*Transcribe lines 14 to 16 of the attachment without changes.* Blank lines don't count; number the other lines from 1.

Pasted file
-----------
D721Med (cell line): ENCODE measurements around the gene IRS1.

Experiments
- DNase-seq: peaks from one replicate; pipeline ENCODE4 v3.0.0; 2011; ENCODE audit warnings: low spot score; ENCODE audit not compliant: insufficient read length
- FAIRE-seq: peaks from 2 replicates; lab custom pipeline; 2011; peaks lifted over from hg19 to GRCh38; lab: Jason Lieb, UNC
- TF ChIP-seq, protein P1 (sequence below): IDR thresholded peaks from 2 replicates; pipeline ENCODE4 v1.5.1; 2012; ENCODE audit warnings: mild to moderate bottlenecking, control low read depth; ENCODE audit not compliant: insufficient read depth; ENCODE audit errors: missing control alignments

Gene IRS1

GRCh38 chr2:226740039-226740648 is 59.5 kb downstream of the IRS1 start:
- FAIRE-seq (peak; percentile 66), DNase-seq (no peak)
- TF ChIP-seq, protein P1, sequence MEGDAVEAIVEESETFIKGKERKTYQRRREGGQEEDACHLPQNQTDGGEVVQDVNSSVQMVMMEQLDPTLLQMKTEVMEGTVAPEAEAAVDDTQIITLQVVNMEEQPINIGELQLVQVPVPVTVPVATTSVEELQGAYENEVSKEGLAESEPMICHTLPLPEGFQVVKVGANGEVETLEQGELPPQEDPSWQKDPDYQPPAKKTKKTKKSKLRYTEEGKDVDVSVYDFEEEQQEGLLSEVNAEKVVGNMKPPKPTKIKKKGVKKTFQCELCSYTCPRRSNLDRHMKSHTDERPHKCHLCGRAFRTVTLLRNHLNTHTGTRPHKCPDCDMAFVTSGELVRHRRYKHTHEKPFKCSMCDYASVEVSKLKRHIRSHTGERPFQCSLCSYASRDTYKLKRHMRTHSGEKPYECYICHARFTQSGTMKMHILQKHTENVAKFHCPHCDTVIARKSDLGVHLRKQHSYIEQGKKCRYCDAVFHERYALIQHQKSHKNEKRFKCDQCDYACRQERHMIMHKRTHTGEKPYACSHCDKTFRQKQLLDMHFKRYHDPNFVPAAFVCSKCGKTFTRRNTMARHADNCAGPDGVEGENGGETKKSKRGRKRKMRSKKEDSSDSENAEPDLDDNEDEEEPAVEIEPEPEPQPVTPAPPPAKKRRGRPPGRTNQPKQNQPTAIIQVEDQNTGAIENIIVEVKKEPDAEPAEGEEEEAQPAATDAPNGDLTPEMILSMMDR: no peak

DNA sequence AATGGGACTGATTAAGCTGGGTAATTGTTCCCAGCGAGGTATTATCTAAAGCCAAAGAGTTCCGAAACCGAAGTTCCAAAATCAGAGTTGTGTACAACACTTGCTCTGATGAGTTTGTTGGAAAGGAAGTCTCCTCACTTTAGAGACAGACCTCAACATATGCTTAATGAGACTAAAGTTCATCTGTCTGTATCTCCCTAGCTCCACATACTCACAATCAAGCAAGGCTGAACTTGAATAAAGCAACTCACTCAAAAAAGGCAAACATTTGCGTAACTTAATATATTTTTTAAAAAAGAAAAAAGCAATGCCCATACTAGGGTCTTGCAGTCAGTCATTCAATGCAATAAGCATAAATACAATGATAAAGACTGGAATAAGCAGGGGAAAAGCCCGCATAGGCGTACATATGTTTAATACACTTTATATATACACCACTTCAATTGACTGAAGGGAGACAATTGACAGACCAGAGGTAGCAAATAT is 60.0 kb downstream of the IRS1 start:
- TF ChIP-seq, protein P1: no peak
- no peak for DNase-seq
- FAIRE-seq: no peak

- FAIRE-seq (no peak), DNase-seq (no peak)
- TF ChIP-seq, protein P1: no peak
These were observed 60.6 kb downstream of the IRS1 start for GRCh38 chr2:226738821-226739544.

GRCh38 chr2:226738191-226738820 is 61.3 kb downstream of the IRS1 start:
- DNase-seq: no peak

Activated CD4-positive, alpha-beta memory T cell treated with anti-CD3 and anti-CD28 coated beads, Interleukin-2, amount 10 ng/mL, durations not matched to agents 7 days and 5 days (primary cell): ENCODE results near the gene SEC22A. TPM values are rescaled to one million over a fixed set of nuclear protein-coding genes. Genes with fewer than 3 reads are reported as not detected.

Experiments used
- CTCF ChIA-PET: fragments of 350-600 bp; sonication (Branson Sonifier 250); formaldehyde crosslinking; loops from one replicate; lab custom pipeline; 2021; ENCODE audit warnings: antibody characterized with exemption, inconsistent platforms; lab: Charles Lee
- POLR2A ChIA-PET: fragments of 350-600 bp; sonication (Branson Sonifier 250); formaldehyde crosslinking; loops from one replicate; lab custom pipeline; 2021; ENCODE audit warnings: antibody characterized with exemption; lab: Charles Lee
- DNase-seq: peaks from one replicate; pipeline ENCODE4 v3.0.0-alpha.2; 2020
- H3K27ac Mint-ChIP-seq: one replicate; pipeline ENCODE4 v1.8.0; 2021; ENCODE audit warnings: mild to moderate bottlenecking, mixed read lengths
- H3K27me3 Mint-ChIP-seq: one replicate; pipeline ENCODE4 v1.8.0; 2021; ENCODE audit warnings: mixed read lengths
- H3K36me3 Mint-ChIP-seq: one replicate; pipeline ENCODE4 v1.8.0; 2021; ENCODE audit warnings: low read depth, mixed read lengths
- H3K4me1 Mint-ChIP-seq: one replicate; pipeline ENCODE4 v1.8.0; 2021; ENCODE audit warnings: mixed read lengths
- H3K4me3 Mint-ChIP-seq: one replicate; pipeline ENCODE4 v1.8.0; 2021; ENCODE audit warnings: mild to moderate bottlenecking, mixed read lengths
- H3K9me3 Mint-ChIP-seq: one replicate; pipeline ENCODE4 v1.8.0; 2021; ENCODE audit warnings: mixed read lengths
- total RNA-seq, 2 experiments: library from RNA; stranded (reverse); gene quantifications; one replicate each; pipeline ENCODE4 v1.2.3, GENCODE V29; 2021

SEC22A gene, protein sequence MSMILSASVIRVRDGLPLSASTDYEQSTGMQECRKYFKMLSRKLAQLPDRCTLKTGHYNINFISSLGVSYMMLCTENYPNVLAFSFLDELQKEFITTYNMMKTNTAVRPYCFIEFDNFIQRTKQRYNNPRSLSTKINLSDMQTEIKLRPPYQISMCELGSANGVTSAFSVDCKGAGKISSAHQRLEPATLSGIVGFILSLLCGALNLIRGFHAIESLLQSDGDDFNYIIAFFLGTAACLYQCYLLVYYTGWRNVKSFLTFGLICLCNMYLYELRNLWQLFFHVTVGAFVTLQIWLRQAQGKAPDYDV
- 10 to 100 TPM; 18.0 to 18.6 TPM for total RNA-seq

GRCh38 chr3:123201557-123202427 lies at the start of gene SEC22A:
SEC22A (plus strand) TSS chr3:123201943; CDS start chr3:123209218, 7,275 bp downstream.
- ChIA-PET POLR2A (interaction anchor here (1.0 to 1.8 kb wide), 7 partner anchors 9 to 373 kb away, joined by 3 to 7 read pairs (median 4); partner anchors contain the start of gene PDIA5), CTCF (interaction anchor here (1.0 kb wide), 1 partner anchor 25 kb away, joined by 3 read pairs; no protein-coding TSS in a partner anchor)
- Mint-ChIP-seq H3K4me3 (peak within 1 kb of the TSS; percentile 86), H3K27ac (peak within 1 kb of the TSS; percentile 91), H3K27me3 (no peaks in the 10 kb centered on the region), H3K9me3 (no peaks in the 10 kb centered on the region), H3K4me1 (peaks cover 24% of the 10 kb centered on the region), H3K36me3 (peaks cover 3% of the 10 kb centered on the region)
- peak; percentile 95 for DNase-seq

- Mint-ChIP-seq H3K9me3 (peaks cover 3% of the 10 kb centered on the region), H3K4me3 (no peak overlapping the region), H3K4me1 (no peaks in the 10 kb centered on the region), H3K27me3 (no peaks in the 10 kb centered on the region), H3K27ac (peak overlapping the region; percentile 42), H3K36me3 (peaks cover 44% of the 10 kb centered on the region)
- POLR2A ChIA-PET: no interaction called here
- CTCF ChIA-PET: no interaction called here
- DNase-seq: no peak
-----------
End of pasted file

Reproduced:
- FAIRE-seq (no peak), DNase-seq (no peak)
- TF ChIP-seq, protein P1: no peak
These were observed 60.6 kb downstream of the IRS1 start for GRCh38 chr2:226738821-226739544.